Two GOP governors urge Republicans to hold off on Supreme Court nominee

Republican Govs. Phil Scott (Vt.) and Charlie Baker (Mass.) called on President TrumpDonald John TrumpPolice say man dangling off Trump Tower Chicago demanding to speak with Trump Fauci says he was 'absolutely not' surprised Trump got coronavirus after Rose Garden event Biden: Trump 'continues to lie to us' about coronavirus MORE and Senate Republicans to wait until after the November election to fill the Supreme Court vacancy following Justice Ruth Bader GinsburgRuth Bader GinsburgFauci says he was 'absolutely not' surprised Trump got coronavirus after Rose Garden event Push to expand Supreme Court faces Democratic buzzsaw Biden owes us an answer on court-packing MORE’s death. 

The governors’ statements come in response to Senate Majority Leader Mitch McConnellAddison (Mitch) Mitchell McConnellPush to expand Supreme Court faces Democratic buzzsaw Schumer labels McConnell's scheduled coronavirus stimulus vote as 'a stunt' Pelosi gives White House 48-hour deadline for coronavirus stimulus deal MORE's (R-Ky.) announcement Friday night that “President Trump’s nominee will receive a vote on the floor of the United States Senate.” 

McConnell’s decision came about an hour after news broke that Ginsburg died at the age of 87 due to complications from metastatic pancreatic cancer. 


Scott, who faces reelection in November, said in a series of tweets Friday evening that while he believes “it is important to take the time to mourn” Ginsburg’s death, he urged lawmakers “to follow precedent, as well as her dying wishes, and delay the appointment process until after Inauguration Day.” 

NPR on Friday obtained a statement Ginsburg dictated to her granddaughter days before the justice’s death, in which Ginsburg revealed that her “most fervent wish is that I will not be replaced until a new president is installed.”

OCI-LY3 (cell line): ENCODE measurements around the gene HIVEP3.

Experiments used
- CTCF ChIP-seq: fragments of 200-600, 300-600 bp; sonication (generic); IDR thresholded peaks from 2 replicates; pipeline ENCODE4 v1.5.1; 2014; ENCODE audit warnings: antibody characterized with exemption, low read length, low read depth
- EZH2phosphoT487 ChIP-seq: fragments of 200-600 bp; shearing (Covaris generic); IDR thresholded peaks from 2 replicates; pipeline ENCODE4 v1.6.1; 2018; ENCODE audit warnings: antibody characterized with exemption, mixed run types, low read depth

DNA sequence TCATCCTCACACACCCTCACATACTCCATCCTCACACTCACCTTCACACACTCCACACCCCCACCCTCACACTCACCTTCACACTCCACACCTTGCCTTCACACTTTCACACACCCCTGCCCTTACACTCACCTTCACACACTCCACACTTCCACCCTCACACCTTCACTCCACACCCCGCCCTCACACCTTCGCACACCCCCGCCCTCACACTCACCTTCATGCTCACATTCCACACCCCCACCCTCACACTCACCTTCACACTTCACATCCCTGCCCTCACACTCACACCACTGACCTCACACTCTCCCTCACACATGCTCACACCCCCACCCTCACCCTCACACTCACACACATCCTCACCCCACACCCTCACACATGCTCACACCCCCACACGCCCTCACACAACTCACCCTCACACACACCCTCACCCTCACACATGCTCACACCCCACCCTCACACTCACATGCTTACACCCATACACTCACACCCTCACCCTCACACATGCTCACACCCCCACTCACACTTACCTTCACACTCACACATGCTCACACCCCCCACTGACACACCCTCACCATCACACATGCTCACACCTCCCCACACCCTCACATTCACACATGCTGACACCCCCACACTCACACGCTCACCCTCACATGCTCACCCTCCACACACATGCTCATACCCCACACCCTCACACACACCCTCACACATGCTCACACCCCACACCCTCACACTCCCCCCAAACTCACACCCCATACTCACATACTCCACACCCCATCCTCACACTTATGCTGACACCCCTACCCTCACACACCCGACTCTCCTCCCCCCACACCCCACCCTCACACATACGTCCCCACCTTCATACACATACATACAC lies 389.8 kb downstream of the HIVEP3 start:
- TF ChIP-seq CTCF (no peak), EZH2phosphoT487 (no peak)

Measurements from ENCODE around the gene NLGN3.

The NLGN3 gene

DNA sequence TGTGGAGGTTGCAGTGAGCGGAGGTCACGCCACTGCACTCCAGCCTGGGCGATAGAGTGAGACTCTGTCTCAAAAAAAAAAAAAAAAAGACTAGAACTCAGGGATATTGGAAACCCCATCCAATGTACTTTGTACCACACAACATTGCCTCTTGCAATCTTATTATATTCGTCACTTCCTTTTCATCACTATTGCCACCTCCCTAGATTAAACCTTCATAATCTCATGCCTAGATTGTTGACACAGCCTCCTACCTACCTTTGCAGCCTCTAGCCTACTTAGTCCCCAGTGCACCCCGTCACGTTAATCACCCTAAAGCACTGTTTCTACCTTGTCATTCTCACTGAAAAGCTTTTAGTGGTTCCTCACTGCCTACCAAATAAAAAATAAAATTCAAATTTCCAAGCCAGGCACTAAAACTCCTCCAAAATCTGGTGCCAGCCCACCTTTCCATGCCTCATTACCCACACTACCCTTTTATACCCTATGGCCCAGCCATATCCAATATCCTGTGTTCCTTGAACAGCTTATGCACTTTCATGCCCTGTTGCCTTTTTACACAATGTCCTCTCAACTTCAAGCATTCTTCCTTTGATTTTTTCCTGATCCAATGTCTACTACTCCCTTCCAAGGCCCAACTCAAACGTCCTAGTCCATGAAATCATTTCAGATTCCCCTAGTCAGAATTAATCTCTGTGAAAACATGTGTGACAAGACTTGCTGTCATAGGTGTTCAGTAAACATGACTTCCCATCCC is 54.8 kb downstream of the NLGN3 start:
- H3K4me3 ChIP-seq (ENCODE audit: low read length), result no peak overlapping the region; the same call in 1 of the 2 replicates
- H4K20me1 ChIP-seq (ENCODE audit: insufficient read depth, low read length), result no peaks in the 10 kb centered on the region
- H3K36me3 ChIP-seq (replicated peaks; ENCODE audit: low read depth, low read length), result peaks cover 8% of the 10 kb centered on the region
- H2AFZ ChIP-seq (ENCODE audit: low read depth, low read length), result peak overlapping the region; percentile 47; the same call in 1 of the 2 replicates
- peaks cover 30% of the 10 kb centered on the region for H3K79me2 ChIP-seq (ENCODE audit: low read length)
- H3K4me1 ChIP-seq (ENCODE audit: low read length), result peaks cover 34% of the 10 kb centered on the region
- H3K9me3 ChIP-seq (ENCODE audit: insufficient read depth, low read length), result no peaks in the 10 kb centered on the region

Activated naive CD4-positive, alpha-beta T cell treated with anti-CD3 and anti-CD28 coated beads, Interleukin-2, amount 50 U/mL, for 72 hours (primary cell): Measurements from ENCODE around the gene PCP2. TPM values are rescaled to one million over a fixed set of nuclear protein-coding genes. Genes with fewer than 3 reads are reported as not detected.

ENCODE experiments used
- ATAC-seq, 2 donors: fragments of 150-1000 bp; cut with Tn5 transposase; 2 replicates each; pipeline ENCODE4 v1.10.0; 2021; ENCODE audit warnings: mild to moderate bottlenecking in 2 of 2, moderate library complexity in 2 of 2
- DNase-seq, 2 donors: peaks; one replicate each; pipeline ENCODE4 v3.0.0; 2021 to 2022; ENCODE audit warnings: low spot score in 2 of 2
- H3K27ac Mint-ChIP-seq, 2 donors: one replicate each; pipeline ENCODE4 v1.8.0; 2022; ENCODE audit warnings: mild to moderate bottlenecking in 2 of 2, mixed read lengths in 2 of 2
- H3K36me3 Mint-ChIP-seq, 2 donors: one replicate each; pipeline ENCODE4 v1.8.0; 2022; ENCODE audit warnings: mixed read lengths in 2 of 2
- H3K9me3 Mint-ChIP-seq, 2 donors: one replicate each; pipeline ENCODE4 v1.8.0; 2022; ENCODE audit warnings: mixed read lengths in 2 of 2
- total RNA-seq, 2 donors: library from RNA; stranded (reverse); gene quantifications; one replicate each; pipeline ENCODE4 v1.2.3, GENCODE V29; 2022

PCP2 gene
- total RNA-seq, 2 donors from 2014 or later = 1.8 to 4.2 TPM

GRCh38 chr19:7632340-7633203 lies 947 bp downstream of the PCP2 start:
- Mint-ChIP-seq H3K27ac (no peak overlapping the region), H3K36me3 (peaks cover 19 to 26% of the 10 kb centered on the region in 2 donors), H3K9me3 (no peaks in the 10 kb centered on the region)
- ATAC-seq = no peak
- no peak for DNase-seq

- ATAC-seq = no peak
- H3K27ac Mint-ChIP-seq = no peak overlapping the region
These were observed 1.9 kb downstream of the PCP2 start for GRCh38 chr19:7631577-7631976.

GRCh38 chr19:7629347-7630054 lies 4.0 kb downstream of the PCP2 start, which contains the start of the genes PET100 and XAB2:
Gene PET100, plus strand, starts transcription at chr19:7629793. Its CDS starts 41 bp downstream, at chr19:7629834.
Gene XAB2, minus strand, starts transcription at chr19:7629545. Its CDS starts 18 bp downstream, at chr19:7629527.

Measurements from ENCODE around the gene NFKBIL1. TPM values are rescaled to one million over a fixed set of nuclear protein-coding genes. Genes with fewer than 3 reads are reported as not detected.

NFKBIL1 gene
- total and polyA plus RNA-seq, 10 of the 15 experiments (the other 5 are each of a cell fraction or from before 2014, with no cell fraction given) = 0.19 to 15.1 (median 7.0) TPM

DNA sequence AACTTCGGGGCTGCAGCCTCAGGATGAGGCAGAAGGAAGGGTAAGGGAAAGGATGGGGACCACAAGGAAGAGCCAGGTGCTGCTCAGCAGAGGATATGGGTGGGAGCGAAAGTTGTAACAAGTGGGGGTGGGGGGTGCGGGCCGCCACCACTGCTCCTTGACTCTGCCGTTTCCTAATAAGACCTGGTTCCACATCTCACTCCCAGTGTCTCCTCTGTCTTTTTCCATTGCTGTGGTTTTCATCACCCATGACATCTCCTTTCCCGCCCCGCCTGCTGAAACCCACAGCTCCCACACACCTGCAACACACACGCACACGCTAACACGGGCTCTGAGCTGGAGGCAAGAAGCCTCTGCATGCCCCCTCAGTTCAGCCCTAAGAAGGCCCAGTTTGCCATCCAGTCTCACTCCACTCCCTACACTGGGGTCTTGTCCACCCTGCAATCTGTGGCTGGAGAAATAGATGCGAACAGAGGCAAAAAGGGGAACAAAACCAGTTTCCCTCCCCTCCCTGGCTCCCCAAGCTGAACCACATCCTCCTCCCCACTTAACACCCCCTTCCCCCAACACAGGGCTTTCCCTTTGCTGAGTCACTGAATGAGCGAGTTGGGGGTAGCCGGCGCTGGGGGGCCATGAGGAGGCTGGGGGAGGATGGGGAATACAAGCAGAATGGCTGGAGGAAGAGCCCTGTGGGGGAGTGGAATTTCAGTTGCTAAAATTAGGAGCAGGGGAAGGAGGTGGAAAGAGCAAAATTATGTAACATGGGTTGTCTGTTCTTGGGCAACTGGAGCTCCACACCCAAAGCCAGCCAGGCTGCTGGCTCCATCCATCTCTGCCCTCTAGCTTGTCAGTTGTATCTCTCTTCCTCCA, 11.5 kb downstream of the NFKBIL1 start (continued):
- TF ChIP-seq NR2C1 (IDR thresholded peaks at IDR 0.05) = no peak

Baker echoed Scott’s sentiments in a tweet Saturday, saying, “The passing of Justice Ginsburg is not only a loss for the court but for the entire nation.” 

The Massachusetts governor added, “I urge President Trump and the U.S. Senate to allow the American people to cast their ballots for President before a new justice is nominated or confirmed.” 

In a follow-up tweet, Baker argued that the Supreme Court "is too important to rush and must be removed from partisan political infighting."

President Trump tweeted Saturday that he would be moving quickly to nominate a replacement for Ginsburg. 

"We were put in this position of power and importance to make decisions for the people who so proudly elected us, the most important of which has long been considered to be the selection of United States Supreme Court Justices," Trump said, tagging the Republican Party’s official account. "We have this obligation, without delay!"

Several Democratic lawmakers vocalized their position that lawmakers should honor the late justice’s wishes and wait to fill the vacancy, with Sen. Bernie SandersBernie SandersPush to expand Supreme Court faces Democratic buzzsaw Senate Democrats seek to alleviate public concern about some results not being available on election night Georgia senator mocks Harris's name before Trump rally: 'Kamala-mala-mala, I don't know' MORE (I-Vt.) tweeting that McConnell “is cementing a shameful legacy of brazen hypocrisy.” 

Republicans in 2016 denied a confirmation hearing for former President Barack ObamaBarack Hussein ObamaJacobin Editor-at-Large: Valerie Jarrett's support for Citigroup executive's mayoral campaign 'microcosm' of Democrats' relationship with Wall Street Obama to stump for Biden in Philadelphia On India, the US must think bigger MORE’s Supreme Court pick Merrick GarlandMerrick Brian GarlandPush to expand Supreme Court faces Democratic buzzsaw Biden keeps both sides guessing on court packing Biden town hall questioner worked as speechwriter in Obama administration: report MORE, arguing at the time that a Supreme Court vacancy should not be filled during a presidential election year.